Alex McEwin is raising awareness on equity-based issues with UWaterloo Health Services’ medical procedures and Registrar Office’s name change policy.
McEwin said students are receiving conflicting information on whether Health Services offers hormone related medication. He said Health Services’ doctors are facing the same conflict.
“Some doctors are under the assumption that Health Services does not provide this service and that you have to refer students out elsewhere [for hormone related services],” McEwin said.
Students at UWaterloo have raised concerns regarding the equity of UWaterloo Health Services, Registrar Office’s name change policy and the resources available for the LGBTQ+ community on campus. McEwin aims to make UW services more equitable towards the LGBTQ+ community.
“I don’t want more people to [feel excluded] or have that be their experience. I want them to feel safe,” McEwin said, student coordinator at the Glow Centre, UWaterloo student and transgender person.
McEwin believes that this issue arises from not having conversations with the LGBTQ+ community on their own health matters.
“I do not believe at any point did they actually have trans people consult on their own healthcare or be like, hey, these are some problems that might come up if you do these things,” McEwin said.
To vocalize transgender health care issues at UWaterloo, McEwin says a focus groups of students was created.
“It wasn’t until this term we brought a group of students to [Health Services] with feedback that we were even able to get someone to speak about it with Health Services,” McEwin said.
However, McEwin says none of those feedback points were implemented.
“There are a lot of cases of people having their preferred names being included on their healthcare information sheets and the names that are not supposed to be read out and get crossed out.”
Commonly, the crossed name is the one that gets read, McEwin said, and students who try and correct Health Services’ professionals face “backlash” and “resistance.”
“The University of Waterloo believes in supporting a diverse and inclusive environment in every area of campus, including Campus Wellness Services, which includes Health Services,” said Matthew Grant, director, media relations at UWaterloo on behalf of Health Services.
Health Services will be launching a “transgender care team,” to support transgender students on campus. The team will be one that is familiar and sensitive to the needs of the transgender community.
“The creation of this team follows significant training for health care teams, playing host to regional transgender care conferences twice in the last year, and consultation with Rainbow Health Ontario, who has considerable experience in this area,” Matthew Grant said.
McEwin and fellow UWaterloo students have been pushing for a new name change policy at UW for 10 years. McEwin’s personal experiences under UWaterloo’s previous name change policy have been a frightening experience for himself.
“I remember in my first year, having my old name be very public to people on platforms like LEARN was terrifying to me and I was really uncomfortable.” McEwin said.
He feels that his old name misrepresents him, stating that “it’s very different from myself as a person right now.”
McEwin feared the use of his previous name in any context, a fear he hopes other UW will no longer have to face under the new name change policy.
“I don’t want more people to do that or have that be their experience. I want them to feel safe.” He hopes the release of the new name change policy by the UWaterloo Registrar Office this year will help achieve this goal.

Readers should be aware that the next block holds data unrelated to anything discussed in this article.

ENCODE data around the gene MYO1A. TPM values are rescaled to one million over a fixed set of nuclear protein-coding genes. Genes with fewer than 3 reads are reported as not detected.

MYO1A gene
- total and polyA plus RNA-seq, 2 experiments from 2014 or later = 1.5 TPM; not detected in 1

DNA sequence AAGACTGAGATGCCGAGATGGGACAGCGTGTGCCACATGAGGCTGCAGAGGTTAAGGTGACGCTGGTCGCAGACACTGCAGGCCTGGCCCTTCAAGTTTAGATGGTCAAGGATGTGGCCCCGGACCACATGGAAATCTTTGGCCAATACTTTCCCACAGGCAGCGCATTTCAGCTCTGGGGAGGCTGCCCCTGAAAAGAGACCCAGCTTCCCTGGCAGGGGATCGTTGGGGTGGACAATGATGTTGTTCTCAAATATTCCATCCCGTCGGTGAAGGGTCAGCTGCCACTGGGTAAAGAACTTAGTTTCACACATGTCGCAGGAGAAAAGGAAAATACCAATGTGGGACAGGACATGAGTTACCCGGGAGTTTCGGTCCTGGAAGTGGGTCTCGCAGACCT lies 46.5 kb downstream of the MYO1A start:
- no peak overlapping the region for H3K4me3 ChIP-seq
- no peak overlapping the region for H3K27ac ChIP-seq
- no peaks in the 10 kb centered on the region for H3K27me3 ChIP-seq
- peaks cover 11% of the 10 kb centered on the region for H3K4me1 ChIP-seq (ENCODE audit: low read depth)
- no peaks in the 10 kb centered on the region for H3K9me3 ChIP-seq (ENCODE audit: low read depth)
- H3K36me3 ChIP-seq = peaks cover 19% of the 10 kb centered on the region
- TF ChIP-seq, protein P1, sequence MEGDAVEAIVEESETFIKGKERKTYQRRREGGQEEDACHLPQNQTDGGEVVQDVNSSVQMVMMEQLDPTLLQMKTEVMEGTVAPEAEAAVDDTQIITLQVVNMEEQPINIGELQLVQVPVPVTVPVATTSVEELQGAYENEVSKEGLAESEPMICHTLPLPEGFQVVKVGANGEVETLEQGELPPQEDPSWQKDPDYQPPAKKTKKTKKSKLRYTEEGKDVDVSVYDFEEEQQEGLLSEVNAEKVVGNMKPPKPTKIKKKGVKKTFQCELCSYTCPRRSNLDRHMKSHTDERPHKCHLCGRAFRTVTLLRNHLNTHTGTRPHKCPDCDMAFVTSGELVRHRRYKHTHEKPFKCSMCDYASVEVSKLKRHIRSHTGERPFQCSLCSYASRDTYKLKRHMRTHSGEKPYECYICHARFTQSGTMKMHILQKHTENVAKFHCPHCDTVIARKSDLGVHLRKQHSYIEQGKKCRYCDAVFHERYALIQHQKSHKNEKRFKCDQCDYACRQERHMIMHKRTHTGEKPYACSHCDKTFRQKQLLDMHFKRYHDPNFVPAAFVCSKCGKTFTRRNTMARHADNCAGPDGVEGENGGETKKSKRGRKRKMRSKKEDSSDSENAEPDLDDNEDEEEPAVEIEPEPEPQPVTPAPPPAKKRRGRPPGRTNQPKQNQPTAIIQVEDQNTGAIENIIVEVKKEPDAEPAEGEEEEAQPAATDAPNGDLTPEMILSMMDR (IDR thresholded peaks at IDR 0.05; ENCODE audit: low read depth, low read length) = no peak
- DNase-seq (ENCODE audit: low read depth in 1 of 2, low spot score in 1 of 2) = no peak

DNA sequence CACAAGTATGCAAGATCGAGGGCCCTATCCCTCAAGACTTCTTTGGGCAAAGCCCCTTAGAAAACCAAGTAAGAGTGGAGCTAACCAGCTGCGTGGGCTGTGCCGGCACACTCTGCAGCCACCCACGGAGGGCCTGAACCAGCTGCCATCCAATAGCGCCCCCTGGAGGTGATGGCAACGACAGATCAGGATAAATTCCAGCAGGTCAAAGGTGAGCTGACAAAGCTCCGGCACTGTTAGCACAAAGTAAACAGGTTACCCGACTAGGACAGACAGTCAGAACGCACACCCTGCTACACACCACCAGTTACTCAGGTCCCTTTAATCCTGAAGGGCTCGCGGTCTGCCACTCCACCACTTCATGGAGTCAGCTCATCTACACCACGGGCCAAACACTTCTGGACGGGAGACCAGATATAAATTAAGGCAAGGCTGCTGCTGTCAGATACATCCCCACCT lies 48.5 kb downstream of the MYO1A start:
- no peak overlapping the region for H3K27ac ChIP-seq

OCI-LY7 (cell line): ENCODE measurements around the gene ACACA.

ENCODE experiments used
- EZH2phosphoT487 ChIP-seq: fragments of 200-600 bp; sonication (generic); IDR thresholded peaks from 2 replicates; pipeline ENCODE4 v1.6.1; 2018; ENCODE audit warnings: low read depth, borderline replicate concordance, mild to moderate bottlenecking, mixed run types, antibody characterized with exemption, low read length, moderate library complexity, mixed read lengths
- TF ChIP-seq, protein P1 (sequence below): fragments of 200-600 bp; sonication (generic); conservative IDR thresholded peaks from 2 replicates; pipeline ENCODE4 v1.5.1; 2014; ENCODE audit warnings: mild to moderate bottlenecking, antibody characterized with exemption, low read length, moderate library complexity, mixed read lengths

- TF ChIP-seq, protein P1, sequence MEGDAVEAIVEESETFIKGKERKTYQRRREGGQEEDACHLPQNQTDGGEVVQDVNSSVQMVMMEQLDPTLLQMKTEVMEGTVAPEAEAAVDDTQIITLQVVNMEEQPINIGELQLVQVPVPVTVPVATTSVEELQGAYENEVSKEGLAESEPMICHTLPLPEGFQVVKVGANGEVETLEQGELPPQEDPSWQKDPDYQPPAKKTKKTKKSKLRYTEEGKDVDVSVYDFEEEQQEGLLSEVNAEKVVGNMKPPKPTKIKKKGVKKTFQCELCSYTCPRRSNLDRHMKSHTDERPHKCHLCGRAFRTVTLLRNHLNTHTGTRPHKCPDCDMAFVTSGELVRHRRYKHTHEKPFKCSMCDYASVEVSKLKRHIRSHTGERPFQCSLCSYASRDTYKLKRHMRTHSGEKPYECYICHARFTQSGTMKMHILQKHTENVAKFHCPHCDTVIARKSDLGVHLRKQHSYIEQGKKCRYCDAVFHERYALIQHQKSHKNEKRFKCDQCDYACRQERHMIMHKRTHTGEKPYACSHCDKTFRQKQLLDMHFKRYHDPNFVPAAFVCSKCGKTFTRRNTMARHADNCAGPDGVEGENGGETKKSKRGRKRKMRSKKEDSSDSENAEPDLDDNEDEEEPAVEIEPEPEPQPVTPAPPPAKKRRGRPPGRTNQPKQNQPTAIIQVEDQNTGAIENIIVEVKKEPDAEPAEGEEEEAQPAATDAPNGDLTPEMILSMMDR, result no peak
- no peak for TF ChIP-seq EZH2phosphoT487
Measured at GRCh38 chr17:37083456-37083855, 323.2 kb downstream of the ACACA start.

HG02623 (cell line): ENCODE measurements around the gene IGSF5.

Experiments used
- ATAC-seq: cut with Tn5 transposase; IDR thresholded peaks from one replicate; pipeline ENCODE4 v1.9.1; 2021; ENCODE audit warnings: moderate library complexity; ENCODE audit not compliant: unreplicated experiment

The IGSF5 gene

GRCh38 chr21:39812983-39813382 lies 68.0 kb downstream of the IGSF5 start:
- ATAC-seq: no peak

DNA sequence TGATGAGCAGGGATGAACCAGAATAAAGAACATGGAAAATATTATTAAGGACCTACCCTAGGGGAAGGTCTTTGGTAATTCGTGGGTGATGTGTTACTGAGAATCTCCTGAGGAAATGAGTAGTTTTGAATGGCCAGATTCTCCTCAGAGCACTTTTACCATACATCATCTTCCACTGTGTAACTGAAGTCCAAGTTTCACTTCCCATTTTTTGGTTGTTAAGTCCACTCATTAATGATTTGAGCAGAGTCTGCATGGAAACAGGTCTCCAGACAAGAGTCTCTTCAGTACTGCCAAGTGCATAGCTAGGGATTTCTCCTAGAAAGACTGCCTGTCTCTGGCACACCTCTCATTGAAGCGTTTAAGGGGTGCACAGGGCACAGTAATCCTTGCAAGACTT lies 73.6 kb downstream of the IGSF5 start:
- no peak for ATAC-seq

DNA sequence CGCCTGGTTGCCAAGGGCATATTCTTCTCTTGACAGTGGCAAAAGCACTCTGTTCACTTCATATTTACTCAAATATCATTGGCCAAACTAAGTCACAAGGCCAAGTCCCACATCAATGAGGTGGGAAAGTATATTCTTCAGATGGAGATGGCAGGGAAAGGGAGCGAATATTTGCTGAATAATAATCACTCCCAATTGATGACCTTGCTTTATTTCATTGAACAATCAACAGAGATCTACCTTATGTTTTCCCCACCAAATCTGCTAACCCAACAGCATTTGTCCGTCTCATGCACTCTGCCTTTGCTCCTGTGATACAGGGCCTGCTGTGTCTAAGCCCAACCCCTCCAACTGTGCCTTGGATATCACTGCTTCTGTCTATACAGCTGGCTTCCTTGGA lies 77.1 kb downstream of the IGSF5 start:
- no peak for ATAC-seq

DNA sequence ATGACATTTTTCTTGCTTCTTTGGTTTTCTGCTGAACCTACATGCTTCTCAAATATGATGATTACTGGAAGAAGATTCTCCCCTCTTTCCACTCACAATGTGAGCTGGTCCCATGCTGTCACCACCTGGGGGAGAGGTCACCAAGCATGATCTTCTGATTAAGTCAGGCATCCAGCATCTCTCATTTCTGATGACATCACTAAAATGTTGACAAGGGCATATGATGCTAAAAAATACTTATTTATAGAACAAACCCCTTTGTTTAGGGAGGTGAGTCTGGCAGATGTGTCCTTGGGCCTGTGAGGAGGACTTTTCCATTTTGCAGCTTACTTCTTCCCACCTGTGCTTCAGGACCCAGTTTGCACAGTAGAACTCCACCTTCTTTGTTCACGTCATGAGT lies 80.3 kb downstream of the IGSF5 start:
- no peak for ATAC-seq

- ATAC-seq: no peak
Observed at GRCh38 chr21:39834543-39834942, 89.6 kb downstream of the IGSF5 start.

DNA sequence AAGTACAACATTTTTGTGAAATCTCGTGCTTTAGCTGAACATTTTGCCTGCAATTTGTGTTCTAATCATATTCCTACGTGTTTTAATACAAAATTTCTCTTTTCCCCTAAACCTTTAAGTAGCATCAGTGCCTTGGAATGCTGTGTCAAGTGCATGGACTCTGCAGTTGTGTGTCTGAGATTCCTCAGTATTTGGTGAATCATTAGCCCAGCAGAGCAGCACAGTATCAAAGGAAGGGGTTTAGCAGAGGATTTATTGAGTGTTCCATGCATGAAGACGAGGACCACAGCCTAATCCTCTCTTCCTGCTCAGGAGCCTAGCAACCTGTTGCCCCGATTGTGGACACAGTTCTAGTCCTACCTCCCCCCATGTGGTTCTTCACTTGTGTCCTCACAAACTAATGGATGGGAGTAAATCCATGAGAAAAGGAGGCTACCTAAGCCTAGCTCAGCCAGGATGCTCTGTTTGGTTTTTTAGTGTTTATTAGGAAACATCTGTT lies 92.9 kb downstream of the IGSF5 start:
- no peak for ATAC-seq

“What motivated me at first was that I never had the opportunities, or I never even felt like I had the spaces to exist very authentically,” McEwin said, referring to his experiences as a student in his hometown of Stratford, Ontario. “I did not feel very connected to Stratford so I built a lot of [safe spaces] here when I came [to Waterloo].”
McEwin recalls restriction on the information and opportunities available to students who identify as LGBTQ+ by the Catholic school board he was enrolled in.
“Someone tried to start a Gay-Straight Alliance in my highscool. Because I went to a Catholic school , even though they legally are not supposed to shut it down, the school board kindoff had a backdoor way of shutting it down,” McEwin said.
The “backdoor way”, he says, are loose regulations on Catholic Board education by the Ontario government.
“I remember looking back at the sexual health curriculum when Doug Ford was changing it , only 10 per cent of the curriculum was even changed for Catholic schools back in 2015.”
What concerned McEwin the most regarding the setback in Cathlic Board sexual health education was its representation of LGBTQ+ relationships.
“As long as they just talked about things like LGBTQ+ relationships it didn’t matter what way [the school board] presented that information,” McEwin said.
McEwin has previously worked as a Coordinator for the Glow Centre and aims to start work as the Glow Centre’s Advocacy Director this term. McEwin mentioned that although WUSA attempts to make coordinator roles ones that help spread equity across student services, his capability to do so is limited by his work responsibilities.
“I have to represent this organization, be responsible for it, be responsible for my exec. team, be responsible for my general volunteer base. I’m responsible for the emails we get on many different issues not just people’s healthcare,” McEwin said.
He says the scope and shear responsibilites of his position keep him from focusing his efforts towards bringing equity and respresentation for transgender people in the various services offered at UW. He noted that the role of Advocacy Director would allow him to focus more on health related projects and issues that he has been working with in the past.